Orma Toscana 2010
Bordeaux Red Blends from Tuscany, Italy
Deep, intense ruby in color, this is a sumptuous, elegant blend fully expressing the land it hails from. The bouquet recalls ripe red fruit and blackberries, with notes of Mediterranean vegetation and eucalyptus and a subtle nuance of baked bell peppers from the component varieties. Structured, velvet-textured and complex on the palate, its rich, layered flavors and roundness are sustained by a vibrant, vivid freshness and sweet, well balanced, perfectly integrated tannins even at this early stage. A very consistent, very long finish evokes the lingering aromas of the bouquet.
Blend: 50% Merlot, 30% Cabernet Sauvignon, and 20% Cabernet Franc
James Suckling - "There is something so subtle and rich here, with chocolate, red chilies and ripe plums on the nose. Full body with velvety tannins and a juicy finish. This is so delicious now but better in 2017. Best ever from here. A blend of 50 per cent merlot, 30 per cent cabernet sauvignon and 20 per cent cabernet franc. From Bolgheri, just next door to Ornellaia."
Vinous / Antonio Galloni - "Antonio Moretti's Orma seems to keep getting better with each passing vintage, and the 2010 is no exception to that recent trend. Beautifully delineated and alive in the glass, the 2010 impresses for its fabulous overall balance and class. Mocha, graphite, smoke, plums and grilled herbs emerge as the wine opens up in the glass. The tannins are fine, silky and exceptionally polished in this impeccable, deceptively medium-bodied wine. Orma is a Cabernet Franc/Merlot/ Cabernet Sauvignon blend."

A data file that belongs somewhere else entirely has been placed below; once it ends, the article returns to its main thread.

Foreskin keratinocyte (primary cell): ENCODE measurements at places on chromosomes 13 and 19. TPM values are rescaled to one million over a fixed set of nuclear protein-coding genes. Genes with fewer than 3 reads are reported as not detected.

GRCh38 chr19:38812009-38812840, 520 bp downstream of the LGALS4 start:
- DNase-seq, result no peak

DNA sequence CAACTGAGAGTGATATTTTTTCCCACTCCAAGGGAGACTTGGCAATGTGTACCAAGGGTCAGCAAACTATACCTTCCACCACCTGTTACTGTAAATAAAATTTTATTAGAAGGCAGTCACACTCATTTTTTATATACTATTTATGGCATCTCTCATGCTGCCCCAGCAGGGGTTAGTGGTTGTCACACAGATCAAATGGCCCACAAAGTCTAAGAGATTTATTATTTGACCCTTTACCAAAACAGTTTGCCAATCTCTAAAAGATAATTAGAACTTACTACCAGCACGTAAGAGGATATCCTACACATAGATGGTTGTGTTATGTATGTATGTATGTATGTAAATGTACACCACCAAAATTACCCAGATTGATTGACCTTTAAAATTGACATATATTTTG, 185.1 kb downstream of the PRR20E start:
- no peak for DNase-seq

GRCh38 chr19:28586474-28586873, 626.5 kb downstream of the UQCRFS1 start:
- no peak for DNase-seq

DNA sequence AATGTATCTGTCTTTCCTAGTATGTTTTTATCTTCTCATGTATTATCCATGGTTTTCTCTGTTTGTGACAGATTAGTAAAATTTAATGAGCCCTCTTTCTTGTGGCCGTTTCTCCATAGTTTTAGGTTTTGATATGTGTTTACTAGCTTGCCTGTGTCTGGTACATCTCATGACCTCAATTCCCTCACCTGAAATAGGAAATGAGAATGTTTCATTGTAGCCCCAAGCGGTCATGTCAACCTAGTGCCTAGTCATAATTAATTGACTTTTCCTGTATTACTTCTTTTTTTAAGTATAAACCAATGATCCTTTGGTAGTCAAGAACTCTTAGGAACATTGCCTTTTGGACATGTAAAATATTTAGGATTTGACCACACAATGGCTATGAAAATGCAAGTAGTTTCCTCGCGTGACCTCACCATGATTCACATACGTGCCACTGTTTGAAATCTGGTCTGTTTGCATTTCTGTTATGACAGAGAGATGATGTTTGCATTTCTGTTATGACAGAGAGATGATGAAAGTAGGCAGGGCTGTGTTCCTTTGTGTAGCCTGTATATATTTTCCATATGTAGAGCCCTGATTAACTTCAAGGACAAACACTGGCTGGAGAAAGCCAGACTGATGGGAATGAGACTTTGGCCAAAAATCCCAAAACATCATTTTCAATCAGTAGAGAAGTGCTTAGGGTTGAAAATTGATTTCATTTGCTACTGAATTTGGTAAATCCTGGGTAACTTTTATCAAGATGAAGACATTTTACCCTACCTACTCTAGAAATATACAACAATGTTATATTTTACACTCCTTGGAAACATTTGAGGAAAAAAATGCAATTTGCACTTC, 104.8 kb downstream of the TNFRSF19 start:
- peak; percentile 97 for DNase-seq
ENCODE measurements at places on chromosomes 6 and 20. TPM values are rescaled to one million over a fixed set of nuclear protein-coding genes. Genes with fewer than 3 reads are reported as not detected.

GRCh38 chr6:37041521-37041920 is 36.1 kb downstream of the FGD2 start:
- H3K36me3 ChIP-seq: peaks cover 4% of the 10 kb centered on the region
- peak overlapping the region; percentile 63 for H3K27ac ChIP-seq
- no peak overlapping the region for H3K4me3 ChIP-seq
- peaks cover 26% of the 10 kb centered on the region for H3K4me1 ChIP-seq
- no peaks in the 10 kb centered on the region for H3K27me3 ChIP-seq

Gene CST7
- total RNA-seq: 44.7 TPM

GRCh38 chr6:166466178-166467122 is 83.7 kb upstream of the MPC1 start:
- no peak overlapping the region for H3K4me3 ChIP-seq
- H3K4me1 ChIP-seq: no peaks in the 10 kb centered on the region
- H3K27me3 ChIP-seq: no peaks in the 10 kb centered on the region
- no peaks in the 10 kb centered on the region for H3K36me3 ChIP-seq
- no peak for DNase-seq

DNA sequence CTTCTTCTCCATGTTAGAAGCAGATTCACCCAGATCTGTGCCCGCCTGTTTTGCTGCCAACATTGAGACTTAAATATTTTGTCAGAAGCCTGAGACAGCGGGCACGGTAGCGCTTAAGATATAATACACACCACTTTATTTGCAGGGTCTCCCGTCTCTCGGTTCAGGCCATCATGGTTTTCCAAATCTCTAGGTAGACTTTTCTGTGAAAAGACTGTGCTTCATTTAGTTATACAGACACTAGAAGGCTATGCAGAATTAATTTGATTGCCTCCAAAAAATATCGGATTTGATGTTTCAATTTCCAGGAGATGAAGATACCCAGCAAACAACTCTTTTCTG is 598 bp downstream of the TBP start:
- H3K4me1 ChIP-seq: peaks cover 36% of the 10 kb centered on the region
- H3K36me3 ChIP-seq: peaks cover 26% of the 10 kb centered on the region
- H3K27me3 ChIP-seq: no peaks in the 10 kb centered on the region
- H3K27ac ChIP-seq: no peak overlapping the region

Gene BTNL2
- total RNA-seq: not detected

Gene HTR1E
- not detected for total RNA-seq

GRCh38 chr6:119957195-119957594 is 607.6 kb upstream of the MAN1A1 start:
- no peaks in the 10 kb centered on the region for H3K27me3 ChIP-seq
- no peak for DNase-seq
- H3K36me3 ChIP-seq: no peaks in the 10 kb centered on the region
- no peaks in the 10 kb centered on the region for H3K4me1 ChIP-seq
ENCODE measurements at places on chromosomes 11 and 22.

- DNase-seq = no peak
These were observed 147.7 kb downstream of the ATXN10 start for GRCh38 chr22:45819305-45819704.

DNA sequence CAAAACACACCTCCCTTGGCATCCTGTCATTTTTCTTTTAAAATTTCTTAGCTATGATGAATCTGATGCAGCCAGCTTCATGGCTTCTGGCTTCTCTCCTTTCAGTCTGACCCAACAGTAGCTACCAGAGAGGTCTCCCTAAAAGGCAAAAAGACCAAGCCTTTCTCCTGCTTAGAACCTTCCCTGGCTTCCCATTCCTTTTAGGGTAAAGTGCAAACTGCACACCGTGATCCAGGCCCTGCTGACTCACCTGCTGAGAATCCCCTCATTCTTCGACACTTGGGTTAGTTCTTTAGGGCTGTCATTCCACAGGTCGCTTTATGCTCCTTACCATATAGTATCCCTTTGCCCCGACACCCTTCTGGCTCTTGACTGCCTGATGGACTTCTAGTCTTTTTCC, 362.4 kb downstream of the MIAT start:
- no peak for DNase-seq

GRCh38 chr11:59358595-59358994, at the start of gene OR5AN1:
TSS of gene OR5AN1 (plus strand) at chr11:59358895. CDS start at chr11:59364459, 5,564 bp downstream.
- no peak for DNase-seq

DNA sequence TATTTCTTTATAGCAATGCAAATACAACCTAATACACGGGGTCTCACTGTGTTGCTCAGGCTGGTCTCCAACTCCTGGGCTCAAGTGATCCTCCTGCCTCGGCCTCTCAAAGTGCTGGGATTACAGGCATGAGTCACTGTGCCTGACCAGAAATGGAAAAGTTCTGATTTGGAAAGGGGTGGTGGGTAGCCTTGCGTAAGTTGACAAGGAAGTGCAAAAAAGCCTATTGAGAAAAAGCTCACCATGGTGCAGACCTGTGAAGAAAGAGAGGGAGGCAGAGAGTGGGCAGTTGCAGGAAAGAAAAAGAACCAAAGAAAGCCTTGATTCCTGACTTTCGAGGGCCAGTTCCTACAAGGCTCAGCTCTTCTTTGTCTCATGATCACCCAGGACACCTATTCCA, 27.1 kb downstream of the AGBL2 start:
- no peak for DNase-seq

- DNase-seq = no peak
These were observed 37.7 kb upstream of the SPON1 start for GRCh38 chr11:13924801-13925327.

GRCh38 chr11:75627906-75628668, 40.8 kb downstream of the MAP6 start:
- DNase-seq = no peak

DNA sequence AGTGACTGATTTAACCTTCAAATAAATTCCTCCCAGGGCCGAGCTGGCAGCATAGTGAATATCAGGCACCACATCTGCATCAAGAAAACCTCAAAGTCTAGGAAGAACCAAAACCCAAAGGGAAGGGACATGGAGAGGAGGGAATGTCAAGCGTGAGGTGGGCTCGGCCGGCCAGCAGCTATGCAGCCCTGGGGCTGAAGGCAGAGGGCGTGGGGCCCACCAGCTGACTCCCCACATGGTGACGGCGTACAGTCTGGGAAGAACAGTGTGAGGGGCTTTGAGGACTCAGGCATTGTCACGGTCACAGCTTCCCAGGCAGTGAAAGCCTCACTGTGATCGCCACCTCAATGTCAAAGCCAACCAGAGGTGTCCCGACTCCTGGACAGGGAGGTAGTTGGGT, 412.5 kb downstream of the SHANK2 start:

The Wine Advocate - "The welcoming blackberry and dark mocha aromas are seductive and compelling. The 2010 Orma is a 50-30-20 blend of Merlot, Cabernet Sauvignon and Cabernet Franc that shows distinct firmness in the palate. That structure beautifully bears boysenberry, blackberry and cassis flavors with accents of chocolate and molasses. The finish is toasty, warm and very rich.
Rating: 93+ Points"
Wine Enthusiast - "This bold blend of 50% Merlot, 30% Cabernet Sauvignon and 20% Cabernet Franc leads with aromas of ripe plums, graphite and a hint of coffee and balsamic herbs. The soft, concentrated palate delivers ripe black berries, chocolate and mocha. A licorice finish arrives alongside velvety tannins and the warmth of evident alcohol. It’s delicious but fast approaching its ideal drinking window."
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One wine, one estate. Both called Orma and located within the district of Castagneto Carducci, right next-door to Ornellaia. This is an area with some of the most amazing terroir in all of Italy. Orma, ironically, means "mark" or "footprint". Its first vintage, 2005, is indeed making its mark already: Two Glasses from Gambero Rosso/Slow Food, 91 points from Wine Spectator, not to mention similar accolades from the Italian press. Orma vineyards cover 5.5 hectares, i.e. 13.6 acres, between the hills and the sea: Bolgheri's finest location and a portion of the coast anciently belonging to the Etruscans and their timeless winemaking traditions.